Because we’ve been on the ground in Libya since 1957, we could urgently mobilised vital supplies when Storm Daniel hit in September 2023. In 2022 it was no different. We were there to support the catastrophic flooding in Pakistan, and provided food and healthcare for the kids in Horn of Africa dealing with a once in a generation malnutrition crisis caused by years of devastating droughts.

8-year-old Sameer keeps himself warm with the help of a jacket and blanket provided by UNICEF in Zangi Brohi Village, Dadu District, Sindh.


A UNICEF truck crossing a river.


Our work doesn’t stop at delivery. We also help build long lasting systems to help vulnerable kids and their families. Like our Scaling up Nutrition programme in Zambia where females are growing their skills in sustainable farming and using the land to produce local crops to help combat hunger in their community.    

Women's Farming cooperative in Chikando Chipata where members farm fish, sunflowers and maize.


A girl drinking water at the playground of her school, in Goré, in the South of Chad.


Roadmap to building a
strong eco foundation

Water is a vital source of life. However, there are still 1.42 billion people living in areas of high or extremely high water-vulnerability. To combat this, we’re harnessing a truly high-tech data-driven technology, the More Water More Life Project.

This project uses satellite imagery to find ground water before drilling in dry and harsh terrain throughout sub-Saharan and Southern Africa. Saving time, and money. It’s a match made in heaven. This innovative new technology has seen drilling success rates nearly double in Ethiopia, increasing from 50% to 92%. Having access to clean water means flourishing crops, growing livestock and thriving health for 1.2 million people including 740,000 children.  

Decorative Yellow round scribble on top left

Shining Solar Solutions

Keziah Vatoko (7 yrs) who is in class 3 at École Publique Centre Ville is excited to open her UNICEF backpack.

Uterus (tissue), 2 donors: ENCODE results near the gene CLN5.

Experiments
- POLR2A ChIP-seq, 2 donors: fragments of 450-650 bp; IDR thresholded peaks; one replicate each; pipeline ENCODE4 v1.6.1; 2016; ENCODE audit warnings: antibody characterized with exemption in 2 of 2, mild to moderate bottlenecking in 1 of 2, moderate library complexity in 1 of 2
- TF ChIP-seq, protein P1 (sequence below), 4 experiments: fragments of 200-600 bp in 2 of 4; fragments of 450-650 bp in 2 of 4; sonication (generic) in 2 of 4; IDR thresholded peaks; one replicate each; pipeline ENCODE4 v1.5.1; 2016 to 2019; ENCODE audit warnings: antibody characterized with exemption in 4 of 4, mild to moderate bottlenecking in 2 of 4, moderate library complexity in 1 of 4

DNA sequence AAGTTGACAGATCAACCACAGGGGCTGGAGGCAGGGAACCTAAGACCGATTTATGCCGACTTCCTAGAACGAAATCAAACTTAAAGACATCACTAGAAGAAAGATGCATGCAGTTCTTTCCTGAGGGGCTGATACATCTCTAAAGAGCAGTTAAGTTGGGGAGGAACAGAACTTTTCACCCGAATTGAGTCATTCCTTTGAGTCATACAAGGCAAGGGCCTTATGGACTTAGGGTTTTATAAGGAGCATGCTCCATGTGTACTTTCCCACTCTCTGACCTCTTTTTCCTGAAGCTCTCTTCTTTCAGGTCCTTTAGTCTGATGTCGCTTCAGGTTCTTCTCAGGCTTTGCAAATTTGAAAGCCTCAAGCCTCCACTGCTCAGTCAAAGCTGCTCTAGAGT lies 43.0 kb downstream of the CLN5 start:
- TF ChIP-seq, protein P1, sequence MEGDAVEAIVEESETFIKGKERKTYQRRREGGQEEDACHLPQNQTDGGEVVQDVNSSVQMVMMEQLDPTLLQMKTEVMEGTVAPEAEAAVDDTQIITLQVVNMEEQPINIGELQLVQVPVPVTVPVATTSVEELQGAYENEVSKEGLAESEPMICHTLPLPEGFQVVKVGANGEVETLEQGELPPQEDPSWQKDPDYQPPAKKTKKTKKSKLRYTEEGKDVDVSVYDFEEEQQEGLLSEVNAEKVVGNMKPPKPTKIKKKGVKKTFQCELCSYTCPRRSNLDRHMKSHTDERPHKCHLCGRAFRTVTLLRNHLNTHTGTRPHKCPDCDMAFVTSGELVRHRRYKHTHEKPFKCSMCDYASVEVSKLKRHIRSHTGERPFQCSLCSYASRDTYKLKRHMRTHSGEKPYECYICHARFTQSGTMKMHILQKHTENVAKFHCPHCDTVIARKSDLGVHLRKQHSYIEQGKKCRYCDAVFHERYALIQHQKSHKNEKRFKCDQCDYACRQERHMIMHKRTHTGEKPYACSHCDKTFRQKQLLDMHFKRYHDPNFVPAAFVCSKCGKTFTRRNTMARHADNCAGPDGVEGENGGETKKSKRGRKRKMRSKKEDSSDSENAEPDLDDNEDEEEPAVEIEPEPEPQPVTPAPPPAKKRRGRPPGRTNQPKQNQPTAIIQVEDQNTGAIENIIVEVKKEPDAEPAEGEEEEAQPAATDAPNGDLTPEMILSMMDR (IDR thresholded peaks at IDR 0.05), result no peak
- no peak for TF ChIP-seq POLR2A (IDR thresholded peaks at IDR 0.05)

Blue sky thinking in the Pacific

UNICEF has launched the world's first climate-change financing solution that’ll protect more than 13.5 million children and families. This revolutionary new fund is all about strengthening all our systems today to reduce the impact of a weather event, while insuring for what may happen tomorrow.  


The Today Tomorrow Fund is not just adapting our programmes to climate change - it’s also changing how they’re funded. For the first time, we can now insure kids against the impact of a severe weather event. The pay-out is immediate because it’s based on wind speed, rain and the child population in the area. This means we can provide faster availability of funds, speed up our disaster response and be there when kids need us most. Like seven year old Keziah, who is happy to be back at school and to be able to open her new UNICEF backpack at the École Publique Centre Ville after Cyclone Judy and Kevin hit Vanuatu.


This initial 3 year trial is spread across 8 countries where children are most impacted and vulnerable in the world. Three of these countries happen to be in the Pacific - Fiji, Vanuatu and the Solomon Islands – so we’ll be able to see the positive impact it’ll have on kids, right here in our neighbourhood.

A boy walking across a piece of land surrounded by water.


This is only the beginning. Let’s not slow down the momentum for climate action!